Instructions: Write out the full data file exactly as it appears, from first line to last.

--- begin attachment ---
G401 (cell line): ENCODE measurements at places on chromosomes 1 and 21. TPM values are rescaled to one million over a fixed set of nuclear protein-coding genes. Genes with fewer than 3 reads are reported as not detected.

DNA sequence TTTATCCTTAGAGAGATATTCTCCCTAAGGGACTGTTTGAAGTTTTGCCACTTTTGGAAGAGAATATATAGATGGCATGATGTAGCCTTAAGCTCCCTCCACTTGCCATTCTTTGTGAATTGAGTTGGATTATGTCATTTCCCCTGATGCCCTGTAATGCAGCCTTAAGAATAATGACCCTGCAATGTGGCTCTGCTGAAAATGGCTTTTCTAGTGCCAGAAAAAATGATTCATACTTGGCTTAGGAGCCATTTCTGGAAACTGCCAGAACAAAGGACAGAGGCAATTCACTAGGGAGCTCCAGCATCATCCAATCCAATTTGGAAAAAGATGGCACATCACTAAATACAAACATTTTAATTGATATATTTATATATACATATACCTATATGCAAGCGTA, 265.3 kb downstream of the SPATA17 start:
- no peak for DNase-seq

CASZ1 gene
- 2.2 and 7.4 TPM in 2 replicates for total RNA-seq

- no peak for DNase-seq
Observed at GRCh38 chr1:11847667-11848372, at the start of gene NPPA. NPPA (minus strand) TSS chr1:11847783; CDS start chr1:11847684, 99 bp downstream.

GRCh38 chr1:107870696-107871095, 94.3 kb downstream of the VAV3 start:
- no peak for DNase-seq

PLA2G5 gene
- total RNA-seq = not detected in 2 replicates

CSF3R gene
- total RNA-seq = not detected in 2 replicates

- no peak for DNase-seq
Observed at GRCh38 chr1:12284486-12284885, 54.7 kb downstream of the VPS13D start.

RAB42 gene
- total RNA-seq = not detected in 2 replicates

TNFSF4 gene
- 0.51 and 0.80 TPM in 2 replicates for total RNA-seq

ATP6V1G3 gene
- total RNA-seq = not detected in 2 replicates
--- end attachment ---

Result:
G401 (cell line): ENCODE measurements at places on chromosomes 1 and 21. TPM values are rescaled to one million over a fixed set of nuclear protein-coding genes. Genes with fewer than 3 reads are reported as not detected.

DNA sequence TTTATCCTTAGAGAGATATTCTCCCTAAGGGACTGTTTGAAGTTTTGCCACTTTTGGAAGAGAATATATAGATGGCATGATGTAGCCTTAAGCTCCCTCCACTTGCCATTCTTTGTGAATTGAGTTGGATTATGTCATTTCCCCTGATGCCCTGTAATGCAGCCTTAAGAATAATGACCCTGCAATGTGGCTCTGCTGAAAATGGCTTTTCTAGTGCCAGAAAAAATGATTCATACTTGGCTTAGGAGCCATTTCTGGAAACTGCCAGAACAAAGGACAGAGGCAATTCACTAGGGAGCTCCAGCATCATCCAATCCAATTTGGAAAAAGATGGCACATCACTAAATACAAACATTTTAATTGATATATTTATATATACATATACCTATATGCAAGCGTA, 265.3 kb downstream of the SPATA17 start:
- no peak for DNase-seq

CASZ1 gene
- 2.2 and 7.4 TPM in 2 replicates for total RNA-seq

- no peak for DNase-seq
Observed at GRCh38 chr1:11847667-11848372, at the start of gene NPPA. NPPA (minus strand) TSS chr1:11847783; CDS start chr1:11847684, 99 bp downstream.

GRCh38 chr1:107870696-107871095, 94.3 kb downstream of the VAV3 start:
- no peak for DNase-seq

PLA2G5 gene
- total RNA-seq = not detected in 2 replicates

CSF3R gene
- total RNA-seq = not detected in 2 replicates

- no peak for DNase-seq
Observed at GRCh38 chr1:12284486-12284885, 54.7 kb downstream of the VPS13D start.

RAB42 gene
- total RNA-seq = not detected in 2 replicates

TNFSF4 gene
- 0.51 and 0.80 TPM in 2 replicates for total RNA-seq

ATP6V1G3 gene
- total RNA-seq = not detected in 2 replicates